All three films, especially The Red Shoes, touch on one of the most difficult questions I always wrestle with as an artist. I have found that a certain level of obsession is absolutely necessary for me to reach my artistic goals. I’ve gone through periods where I treated my career as something on autopilot as well as periods where I couldn’t sleep at night because my mind wouldn’t stop generating pathways to improve my craft (or my business). Objectively speaking, during those times of intense obsession is when I have made my best work and my highest profit margins. But, not surprisingly, those times of artistic obsession have also come at the expense of other areas of my life. By definition, it’s hard to obsess over more than one thing at a time. So some things, and some people, are going to end up getting left behind. And regardless of one’s success, the artist must ask themselves whether or not it is worth the costs.

It’s not an easy answer. That is why it’s a chronic one that has plagued me since I first decided to make my passion into my career. If you give yourself over fully to your art, how can you give adequate time to everything else? And, if you hold something back and don’t give everything over to your art, how can you expect to reach your highest level of potential? The answer, I suppose, is different for everyone. But it is a question that everyone must ask.

I remember back in the day job days. My fellow cubicle prisoners would sit around using buzzwords like “work-life balance.” Seeing as though I hated my job, the question always seems like a silly one to me. Why on Earth would you have trouble balancing your work and your life when your job sucks? It’s easy, put as little energy into your job as possible and get as much out of life as you can. Of course, I could only feel that way because my day job meant little more to me than a paycheck. It was actively depressing for me to spend one iota of extra brain power concerning myself with my day job. It was painful because I knew that every second I spent there was a second away from my life’s purpose. Naturally, those who saw that cubicle job as their sole aspiration would feel differently. But for me, the job itself meant nothing, and thus, there was little mental energy in need of balancing.

On the flip side, being an artist is the only thing I’ve ever wanted to do. It’s the only thing that’s ever given me a reason to wake up in the morning. It’s fundamental to how I understand the world. So, it’s no surprise that it occupies so much of my waking mental energy and that very few moments pass during the day (or night) without it being the primary thing on my mind. This obsession has helped me to succeed in my career. But it has hurt me in other areas of life.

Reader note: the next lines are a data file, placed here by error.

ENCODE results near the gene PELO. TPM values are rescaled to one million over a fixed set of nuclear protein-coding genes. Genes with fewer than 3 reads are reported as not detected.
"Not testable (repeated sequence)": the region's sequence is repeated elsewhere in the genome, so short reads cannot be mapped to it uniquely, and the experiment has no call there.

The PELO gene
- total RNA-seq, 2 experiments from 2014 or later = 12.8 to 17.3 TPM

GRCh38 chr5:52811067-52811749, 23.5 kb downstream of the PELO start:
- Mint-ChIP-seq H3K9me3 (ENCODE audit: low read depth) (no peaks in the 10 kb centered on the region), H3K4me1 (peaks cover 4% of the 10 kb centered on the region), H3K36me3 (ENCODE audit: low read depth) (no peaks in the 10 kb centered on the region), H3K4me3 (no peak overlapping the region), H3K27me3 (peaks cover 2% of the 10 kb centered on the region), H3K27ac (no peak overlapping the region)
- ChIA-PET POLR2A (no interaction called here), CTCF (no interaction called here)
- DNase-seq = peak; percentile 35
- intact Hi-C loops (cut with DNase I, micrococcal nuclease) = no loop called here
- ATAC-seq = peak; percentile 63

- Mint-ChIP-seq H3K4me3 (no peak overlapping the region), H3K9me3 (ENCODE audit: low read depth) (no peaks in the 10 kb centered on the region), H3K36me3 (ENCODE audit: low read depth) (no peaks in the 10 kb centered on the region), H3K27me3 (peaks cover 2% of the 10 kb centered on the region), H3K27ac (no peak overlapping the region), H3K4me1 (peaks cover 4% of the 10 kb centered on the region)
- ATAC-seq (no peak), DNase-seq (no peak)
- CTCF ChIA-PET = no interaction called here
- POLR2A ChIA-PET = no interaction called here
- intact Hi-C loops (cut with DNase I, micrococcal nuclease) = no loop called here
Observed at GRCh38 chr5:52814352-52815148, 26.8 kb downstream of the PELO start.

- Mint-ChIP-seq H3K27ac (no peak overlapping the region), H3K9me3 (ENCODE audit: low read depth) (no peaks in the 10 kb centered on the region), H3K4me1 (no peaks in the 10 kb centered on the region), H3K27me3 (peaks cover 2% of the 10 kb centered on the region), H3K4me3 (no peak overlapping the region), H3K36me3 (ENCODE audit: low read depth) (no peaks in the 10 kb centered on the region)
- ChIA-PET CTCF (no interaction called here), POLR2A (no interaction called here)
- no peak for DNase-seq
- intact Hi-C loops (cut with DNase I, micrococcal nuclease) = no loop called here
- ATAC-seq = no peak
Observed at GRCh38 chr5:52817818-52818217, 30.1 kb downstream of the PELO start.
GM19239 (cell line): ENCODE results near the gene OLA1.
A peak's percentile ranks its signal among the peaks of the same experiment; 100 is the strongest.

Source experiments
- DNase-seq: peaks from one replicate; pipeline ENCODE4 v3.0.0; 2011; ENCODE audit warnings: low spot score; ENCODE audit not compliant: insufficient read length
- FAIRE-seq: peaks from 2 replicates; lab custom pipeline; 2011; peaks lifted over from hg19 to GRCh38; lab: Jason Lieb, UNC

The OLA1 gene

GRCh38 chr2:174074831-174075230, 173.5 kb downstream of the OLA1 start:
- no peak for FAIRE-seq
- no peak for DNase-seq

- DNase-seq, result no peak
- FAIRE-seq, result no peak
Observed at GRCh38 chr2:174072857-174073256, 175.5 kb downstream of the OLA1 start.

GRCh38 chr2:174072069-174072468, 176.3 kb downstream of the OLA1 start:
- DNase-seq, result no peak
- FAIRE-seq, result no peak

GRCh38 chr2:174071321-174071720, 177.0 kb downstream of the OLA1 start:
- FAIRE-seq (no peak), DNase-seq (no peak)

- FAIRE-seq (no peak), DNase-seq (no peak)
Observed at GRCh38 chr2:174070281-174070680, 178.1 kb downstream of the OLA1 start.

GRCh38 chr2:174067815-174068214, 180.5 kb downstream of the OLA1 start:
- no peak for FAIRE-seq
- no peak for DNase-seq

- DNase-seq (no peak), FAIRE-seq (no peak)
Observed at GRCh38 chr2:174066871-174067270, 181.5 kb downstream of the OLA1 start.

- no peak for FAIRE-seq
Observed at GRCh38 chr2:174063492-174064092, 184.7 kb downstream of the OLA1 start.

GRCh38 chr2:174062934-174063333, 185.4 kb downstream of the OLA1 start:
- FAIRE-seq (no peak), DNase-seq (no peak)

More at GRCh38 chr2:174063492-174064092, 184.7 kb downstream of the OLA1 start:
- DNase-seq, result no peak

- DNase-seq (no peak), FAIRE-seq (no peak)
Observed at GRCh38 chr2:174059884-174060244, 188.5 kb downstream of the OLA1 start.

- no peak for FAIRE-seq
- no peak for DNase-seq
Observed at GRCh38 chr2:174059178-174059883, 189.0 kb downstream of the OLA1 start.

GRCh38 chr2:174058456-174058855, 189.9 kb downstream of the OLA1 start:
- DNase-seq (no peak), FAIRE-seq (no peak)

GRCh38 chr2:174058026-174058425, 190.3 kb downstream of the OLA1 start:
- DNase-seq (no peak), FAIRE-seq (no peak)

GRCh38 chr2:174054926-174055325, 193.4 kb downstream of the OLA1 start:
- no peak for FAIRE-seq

Is it worth the tradeoff? How obsessed is too obsessed? Is it even possible to moderate obsession? Or, by definition, is it something beyond our control? Can we achieve work-life balance in a career that demands of us 24/7 365 dedication simply to compete?

A few years ago, two great filmmakers, Ingmar Bergman and Michelangelo Antonioni, died on the same day. I called my friend Deland to talk about the strange serendipity of the timing and we got to talking about each of the filmmakers' legacies. Deland said something interesting which has always stuck with me. He said he felt like Antonioni had the better career, but that Bergman had the better life. He felt like Antonioni had achieved more with his obsession on film, but that Bergman had lived a more well-rounded existence. Now, whether or not that is true, I have no idea. That’s not the point of the story. The point is that it got me thinking about the larger question. How do we separate our artistic success from our “life” success? How obsessed is it safe to be before we run the risk of missing out on other joys life has to offer? And is it possible to get the benefit of putting on the magical red shoes without having our greatest blessing become our greatest curse?

Christopher Malcolm's picture

Christopher Malcolm is a Los Angeles-based lifestyle, fitness, and advertising photographer, director, and cinematographer shooting for clients such as Nike, lululemon, ASICS, and Verizon.